Types of Pearls: More Than Just Black and White
When the word “pearls” is mentioned, the vast majority of people may immediately think of the classic sparkly white or exotic black variations. However, in reality, there are more types of pearls than just those two.
Pearls can either be cultured or natural, depending to how they were formed. The size of pearls usually fall somewhere between 4 to 14 mm in diameter.
As for its shape, there are round, drop-shaped, oval-shaped, and baroque (misshapen) pearls. Round pearls are the ideal type used for stringing, but any pearl regardless of shape is highly valuable.
Any pearl can fall into the above physical classifications, but the main way in which the types of pearls are classified is by their beautiful nature. These classifications are distinct from one another and is used as the primary method by jewellers to differentiate them.
The Akoya Pearl
Known for its perfectly round shape and beautiful, mirror-like gloss, this pearl is most likely the image that pops into most people’s heads when they think of pearls. For nearly a century, this pearl which grew off of the Japanese coast, has been many jewellers’ pearl of choice.
Pearls of this type rarely ever deviate from the general perfectly round shape and colour. For anyone looking for a batch of round, white pearls, you couldn’t go wrong with Akoya pearls. Of all the types of pearls, this one is the true classic.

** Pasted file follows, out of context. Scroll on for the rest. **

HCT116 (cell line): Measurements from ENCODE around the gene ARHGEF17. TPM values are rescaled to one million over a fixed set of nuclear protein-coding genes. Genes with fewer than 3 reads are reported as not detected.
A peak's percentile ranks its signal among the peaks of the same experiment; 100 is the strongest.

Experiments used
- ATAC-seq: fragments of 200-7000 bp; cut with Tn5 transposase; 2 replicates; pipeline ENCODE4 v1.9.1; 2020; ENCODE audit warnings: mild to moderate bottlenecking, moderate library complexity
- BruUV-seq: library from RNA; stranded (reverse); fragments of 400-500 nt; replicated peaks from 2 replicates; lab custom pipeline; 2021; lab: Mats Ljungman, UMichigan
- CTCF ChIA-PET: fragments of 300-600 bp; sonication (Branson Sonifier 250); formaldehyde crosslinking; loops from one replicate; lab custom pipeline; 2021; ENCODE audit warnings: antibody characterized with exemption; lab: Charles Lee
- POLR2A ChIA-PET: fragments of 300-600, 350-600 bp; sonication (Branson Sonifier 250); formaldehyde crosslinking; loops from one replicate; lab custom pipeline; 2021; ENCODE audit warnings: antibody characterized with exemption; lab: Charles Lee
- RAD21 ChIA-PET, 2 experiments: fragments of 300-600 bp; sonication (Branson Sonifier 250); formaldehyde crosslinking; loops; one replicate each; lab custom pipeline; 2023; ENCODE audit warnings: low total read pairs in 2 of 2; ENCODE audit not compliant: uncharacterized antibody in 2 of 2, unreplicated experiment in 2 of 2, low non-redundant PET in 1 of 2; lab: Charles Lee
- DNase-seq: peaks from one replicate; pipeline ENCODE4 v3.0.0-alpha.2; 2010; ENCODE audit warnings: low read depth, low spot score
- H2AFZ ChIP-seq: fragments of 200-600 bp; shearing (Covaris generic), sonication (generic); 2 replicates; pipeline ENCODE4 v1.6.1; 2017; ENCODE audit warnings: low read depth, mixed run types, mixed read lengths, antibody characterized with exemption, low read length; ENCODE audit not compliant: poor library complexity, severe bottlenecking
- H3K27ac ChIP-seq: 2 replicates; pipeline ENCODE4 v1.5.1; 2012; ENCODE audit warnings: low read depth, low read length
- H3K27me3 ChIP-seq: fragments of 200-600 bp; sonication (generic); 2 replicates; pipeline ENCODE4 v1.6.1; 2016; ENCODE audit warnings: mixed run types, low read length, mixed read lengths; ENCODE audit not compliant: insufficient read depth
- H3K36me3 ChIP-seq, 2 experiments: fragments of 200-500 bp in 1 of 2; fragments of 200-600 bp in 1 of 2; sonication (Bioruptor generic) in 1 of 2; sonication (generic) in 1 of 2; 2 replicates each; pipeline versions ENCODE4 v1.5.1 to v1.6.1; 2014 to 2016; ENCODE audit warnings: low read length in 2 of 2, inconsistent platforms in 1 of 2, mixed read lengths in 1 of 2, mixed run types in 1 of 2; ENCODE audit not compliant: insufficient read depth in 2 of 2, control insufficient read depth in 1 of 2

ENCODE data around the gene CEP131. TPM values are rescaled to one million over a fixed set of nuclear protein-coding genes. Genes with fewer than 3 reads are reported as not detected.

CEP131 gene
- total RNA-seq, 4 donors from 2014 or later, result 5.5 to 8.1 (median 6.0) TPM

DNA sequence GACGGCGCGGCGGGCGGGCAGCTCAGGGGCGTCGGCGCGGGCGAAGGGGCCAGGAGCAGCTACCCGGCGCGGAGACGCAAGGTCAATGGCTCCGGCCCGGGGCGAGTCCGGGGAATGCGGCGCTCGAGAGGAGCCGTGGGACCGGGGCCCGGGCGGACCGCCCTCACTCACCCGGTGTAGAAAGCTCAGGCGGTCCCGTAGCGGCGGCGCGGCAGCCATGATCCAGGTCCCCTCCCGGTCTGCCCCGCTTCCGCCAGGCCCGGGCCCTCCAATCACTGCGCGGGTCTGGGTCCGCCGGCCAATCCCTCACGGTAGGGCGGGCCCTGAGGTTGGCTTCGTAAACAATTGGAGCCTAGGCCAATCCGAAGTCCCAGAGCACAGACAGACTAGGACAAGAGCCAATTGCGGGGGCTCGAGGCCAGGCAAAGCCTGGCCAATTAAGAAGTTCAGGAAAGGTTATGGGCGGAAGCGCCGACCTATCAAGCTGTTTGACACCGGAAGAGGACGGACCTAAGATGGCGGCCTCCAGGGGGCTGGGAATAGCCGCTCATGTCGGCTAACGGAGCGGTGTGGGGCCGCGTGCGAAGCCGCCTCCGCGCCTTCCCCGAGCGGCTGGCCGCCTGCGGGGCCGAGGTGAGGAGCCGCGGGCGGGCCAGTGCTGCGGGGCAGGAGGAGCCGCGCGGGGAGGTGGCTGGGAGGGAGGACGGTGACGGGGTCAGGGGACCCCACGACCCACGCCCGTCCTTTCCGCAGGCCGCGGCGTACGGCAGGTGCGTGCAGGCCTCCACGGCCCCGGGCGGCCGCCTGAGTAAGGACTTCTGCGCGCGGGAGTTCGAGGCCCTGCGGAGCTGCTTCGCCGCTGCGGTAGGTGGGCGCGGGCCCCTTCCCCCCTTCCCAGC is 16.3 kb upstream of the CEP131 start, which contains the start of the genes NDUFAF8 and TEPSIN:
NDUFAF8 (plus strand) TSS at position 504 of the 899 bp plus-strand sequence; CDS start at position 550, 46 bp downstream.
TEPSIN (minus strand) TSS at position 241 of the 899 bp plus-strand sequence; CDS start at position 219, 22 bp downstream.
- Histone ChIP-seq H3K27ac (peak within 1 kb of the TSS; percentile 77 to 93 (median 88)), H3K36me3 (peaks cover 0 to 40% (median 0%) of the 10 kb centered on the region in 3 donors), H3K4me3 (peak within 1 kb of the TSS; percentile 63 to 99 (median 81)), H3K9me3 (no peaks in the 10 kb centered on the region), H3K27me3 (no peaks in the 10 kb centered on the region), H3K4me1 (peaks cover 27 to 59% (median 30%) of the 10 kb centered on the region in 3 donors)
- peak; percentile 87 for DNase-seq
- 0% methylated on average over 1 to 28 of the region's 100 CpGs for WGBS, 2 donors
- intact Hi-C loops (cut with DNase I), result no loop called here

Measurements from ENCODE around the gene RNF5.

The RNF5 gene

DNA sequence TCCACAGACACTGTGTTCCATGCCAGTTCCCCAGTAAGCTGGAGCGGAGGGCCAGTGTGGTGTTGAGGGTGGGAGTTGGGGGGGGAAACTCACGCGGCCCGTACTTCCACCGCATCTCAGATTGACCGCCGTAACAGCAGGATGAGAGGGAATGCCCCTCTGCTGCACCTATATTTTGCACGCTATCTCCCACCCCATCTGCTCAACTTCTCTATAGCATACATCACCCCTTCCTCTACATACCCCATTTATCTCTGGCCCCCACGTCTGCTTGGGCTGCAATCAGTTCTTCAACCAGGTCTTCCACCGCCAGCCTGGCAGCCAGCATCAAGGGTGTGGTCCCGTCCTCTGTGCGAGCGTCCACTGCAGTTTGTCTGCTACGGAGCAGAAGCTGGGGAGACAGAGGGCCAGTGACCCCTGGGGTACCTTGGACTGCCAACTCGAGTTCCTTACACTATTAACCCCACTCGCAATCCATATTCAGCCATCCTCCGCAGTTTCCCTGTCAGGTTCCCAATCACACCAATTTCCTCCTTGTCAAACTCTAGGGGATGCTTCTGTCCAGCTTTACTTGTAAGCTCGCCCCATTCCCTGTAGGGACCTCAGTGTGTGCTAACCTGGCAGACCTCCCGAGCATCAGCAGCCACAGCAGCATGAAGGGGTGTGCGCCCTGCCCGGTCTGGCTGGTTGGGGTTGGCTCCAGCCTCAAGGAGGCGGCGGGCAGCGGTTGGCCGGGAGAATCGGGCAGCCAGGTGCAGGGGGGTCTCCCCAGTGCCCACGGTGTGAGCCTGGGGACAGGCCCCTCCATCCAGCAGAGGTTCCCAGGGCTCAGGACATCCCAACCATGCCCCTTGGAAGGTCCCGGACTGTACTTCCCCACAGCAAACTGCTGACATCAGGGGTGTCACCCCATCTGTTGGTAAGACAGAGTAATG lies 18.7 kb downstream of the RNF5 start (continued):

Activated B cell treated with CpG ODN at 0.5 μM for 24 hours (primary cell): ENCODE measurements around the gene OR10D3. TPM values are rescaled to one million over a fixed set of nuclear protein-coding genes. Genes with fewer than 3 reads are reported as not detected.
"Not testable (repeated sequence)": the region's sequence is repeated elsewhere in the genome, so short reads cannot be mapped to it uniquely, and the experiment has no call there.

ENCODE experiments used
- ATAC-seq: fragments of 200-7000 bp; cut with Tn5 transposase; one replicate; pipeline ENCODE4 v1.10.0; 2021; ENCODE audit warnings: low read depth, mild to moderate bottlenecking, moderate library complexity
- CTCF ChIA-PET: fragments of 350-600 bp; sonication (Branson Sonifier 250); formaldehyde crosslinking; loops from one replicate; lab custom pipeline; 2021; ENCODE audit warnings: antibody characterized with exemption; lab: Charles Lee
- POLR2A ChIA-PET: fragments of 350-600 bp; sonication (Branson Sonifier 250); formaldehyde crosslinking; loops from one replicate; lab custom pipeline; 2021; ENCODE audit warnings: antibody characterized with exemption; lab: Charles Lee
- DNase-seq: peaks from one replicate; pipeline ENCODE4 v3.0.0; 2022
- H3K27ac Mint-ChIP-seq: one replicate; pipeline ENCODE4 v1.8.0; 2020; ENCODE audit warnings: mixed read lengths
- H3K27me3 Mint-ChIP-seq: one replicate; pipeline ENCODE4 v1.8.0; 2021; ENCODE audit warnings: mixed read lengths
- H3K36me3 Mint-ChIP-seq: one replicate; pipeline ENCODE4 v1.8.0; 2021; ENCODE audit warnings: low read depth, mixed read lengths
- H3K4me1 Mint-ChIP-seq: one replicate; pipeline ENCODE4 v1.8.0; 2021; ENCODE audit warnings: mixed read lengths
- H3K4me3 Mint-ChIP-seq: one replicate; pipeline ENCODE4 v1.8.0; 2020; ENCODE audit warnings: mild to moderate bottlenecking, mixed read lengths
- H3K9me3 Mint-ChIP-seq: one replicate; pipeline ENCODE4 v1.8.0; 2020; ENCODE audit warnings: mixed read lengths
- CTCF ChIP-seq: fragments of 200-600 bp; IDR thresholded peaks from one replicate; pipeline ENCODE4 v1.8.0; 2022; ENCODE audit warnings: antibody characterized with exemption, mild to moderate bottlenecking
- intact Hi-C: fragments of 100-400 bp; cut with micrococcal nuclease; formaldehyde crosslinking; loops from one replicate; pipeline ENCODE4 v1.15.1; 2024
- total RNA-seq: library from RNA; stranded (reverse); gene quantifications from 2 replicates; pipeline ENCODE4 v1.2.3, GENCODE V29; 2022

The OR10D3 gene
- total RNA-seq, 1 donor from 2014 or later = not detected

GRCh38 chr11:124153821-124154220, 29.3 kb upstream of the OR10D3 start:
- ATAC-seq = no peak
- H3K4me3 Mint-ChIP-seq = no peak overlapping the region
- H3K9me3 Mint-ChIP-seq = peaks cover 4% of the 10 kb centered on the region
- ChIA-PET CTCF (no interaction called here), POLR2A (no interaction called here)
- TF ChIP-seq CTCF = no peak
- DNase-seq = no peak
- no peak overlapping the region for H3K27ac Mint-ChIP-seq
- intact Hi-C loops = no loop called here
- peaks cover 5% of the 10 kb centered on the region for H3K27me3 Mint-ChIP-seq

The Tahitian Pearl
Hailing from the French Polynesia, these pearls are the only pearls in the world that are naturally dark. Commonly referred to as “the black pearl,” the Tahitian pearl comes in a variety of dark tint shades; some of them overlaid with a sparkling, rainbow-colored glaze.
Contrary to the Akoya pearl, the Tahitian pearl is rarely ever round, but its variety of captivating shapes are valuable in their right. Jewellers praise them out of all the types of pearls for their beautiful coloration and ability to complement any ensemble.
The Freshwater Pearl
As the name suggests, this pearl is cultivated not in the open seas, but in calmer, more secluded waters. This makes production much easier and hence makes the Freshwater Pearl the most affordable pearl out there.
Due to the nature of its origin, the Freshwater pearl is usually less lustrous compared to the other types of pearls. However, there is considerable variety in the colours and shapes that it can have. For the jeweller aiming to put together a striking collection of colours and shapes, the Freshwater pearl is the go-to pearl.
South Sea Pearls
The largest of the bunch, South Sea pearls come in a range of colours, but is most known for its stunning gold shade. Grown mostly in the Philippines and Australia, these pearls can grow up to 18 mm in diameter.
Owing to this tendency to be massive, perfectly round South Sea Pearls are a rarity. Regardless, it’s still considered to be the most valuable type of pearl around.
In determining which kind of pearl you need to have as the latest addition to your jewellery collection, it would be wise to know which of these types of pearls best fits your budget and style.
Ever sat and thought:
How Much Are Pearls Worth?
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